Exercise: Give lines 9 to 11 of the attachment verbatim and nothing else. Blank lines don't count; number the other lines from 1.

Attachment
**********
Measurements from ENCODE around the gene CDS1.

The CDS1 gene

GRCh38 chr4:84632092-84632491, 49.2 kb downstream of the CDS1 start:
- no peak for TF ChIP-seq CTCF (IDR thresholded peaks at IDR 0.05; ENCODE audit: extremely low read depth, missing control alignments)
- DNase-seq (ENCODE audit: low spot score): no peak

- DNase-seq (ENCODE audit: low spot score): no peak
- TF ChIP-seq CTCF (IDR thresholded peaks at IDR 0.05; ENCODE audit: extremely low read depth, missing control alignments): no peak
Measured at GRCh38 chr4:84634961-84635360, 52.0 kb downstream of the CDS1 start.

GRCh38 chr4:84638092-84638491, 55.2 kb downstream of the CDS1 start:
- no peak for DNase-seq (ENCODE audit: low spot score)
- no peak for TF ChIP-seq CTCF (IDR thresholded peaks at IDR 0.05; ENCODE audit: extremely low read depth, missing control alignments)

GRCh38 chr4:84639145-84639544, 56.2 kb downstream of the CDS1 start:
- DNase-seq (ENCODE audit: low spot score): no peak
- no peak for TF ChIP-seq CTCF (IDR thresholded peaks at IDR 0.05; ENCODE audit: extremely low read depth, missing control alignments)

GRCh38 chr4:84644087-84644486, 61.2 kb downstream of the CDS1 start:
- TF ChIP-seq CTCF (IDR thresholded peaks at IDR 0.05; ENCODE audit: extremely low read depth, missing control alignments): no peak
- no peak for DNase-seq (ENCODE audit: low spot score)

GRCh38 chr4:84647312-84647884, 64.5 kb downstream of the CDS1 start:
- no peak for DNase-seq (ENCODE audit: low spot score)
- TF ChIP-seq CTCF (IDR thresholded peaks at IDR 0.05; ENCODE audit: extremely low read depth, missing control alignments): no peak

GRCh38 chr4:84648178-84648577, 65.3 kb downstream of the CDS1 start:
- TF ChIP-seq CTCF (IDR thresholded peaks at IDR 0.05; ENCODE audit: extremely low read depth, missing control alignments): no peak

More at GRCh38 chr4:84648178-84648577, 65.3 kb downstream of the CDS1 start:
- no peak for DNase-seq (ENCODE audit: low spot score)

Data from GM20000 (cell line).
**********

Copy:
GRCh38 chr4:84638092-84638491, 55.2 kb downstream of the CDS1 start:
- no peak for DNase-seq (ENCODE audit: low spot score)
- no peak for TF ChIP-seq CTCF (IDR thresholded peaks at IDR 0.05; ENCODE audit: extremely low read depth, missing control alignments)